Well-functioning institutions support the rule of law, property rights, civil liberties, and policy frameworks that support economic growth and prosperity. On the other hand, poorly-functioning institutions enable extractive cartels, heavy-handed policy frameworks, regulatory capture, and cronyism. An environment that maximizes permissionless innovation is not anarchic laissez faire, but requires competent governance institutions (both public and private). Even for Uber, an infamous disrupter, success required working with regulatory agencies like the California Public Utilities Commission (which allowed its initial expansion in California), passing bills through state legislatures, and defending itself in the courts.
To clear the way for innovation, the federal government will often need to harmonize state laws, clarify how old regulations interact with new technologies that raise unanticipated uses, establish clear rules of the road the provide certainty for emerging industries, put up guard rails against legitimate dangers (such as nuclear energy), or align government institutions to foster or leverage private sector innovators (such as the Defense Innovation Board or In-Q-Tel). These actions may entail legislation, judicial decisions, or informal soft law governance mechanisms at federal agencies or private sector organizations – all of which must have the expertise, norms, and incentives to produce good outcomes.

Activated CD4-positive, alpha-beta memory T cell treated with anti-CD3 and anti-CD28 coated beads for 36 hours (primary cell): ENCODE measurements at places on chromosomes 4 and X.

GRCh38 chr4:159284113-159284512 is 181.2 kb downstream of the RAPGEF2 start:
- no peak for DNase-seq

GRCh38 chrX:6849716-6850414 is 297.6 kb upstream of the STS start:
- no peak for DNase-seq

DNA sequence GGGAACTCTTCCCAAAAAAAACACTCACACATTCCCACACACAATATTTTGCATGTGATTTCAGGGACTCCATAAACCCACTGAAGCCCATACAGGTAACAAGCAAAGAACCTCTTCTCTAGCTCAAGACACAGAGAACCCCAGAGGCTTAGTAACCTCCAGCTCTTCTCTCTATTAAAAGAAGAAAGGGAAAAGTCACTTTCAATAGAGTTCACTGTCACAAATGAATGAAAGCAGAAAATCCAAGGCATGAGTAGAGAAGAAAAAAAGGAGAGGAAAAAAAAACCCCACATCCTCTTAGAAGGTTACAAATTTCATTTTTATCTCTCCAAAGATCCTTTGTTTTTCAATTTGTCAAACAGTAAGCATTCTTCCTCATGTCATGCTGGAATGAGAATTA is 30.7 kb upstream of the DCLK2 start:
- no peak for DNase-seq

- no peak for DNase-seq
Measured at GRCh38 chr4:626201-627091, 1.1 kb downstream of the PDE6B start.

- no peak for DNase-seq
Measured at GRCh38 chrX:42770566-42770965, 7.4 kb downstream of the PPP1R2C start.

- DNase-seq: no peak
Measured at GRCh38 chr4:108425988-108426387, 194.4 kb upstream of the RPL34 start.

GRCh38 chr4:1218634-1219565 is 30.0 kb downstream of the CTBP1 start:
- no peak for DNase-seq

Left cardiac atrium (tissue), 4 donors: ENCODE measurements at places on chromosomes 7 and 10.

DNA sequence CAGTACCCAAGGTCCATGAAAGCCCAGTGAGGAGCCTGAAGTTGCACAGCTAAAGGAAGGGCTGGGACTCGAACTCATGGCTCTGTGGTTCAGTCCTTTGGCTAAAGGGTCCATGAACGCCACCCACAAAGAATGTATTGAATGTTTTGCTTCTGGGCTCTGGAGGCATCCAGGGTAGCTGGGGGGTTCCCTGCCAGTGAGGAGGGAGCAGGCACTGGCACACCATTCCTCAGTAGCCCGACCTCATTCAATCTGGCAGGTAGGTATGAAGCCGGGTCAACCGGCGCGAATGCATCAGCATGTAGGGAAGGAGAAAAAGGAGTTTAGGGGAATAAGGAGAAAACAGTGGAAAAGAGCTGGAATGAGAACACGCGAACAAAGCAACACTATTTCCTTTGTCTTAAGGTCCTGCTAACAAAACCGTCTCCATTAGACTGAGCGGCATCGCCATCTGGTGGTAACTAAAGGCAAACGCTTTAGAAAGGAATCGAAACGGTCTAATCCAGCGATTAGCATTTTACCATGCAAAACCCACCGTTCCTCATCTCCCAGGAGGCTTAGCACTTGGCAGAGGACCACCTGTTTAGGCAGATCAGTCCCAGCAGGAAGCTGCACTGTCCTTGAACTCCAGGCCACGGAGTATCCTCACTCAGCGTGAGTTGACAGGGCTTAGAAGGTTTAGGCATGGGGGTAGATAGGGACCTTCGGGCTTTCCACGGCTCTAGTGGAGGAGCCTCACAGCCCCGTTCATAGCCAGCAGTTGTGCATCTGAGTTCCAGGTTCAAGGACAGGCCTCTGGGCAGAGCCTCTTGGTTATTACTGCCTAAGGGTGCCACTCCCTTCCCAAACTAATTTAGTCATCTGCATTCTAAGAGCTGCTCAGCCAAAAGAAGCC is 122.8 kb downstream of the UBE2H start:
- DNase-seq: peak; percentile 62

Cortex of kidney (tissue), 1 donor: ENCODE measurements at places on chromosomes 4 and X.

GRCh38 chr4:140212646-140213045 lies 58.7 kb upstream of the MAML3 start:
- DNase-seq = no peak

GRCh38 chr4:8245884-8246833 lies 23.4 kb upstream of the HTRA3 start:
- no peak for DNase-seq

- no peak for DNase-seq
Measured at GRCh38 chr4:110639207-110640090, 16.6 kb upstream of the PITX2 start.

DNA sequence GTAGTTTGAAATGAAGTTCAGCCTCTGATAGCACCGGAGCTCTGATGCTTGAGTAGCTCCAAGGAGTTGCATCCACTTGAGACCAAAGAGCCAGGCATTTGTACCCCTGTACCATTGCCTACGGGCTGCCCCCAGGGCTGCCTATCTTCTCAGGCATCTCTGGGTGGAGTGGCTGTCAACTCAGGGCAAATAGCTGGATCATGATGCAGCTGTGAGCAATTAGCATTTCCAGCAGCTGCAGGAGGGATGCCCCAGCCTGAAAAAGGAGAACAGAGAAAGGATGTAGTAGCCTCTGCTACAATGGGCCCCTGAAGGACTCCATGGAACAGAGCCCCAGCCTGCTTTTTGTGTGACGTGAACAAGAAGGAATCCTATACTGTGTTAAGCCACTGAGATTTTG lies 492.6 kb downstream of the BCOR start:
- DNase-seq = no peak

Despite their benefits, new technologies can also create negative externalities (such as displacing workers), new national security threats, or raise complex ethical questions. To mitigate these, it is essential that we have competent and responsive governance institutions to obtain stakeholder input, and narrowly tailor new standards or interventions to specific harms and demonstrable risks, rather than broadly to uncertain fears. Weak institutions, whether due to corruption or lack of competence, make it easier for innovation’s many opponents to prevail. In short, good policy is downstream from good institutions.
Part of our focus is on projects that strengthen these institutions, and shape their incentives for the better, recognizing that small institutional design changes can have outsized impacts. Another part of our work is identifying and engaging in under-covered issues related to the development of potentially significant and beneficial new technologies, or that improve the functioning of the innovation ecosystem. Finally, we also work to push back against reactionary or erroneous narratives against the advancement of science and technology.
Our work in this area has three components:
- Shaping innovation governance institutions.
- Fostering forward-looking innovation policy discussions.
- Pushing back against opponents of scientific and technological progress.
Ways to get involved + more information.
We frequently host meetups, public forums, and invitation-only salon dinners around Silicon Valley and in Washington, DC. We also sometimes do programming in New York City, Austin, TX, and other tech hubs.
Want to know how we’re supporting this vision? You can learn about who funds us here.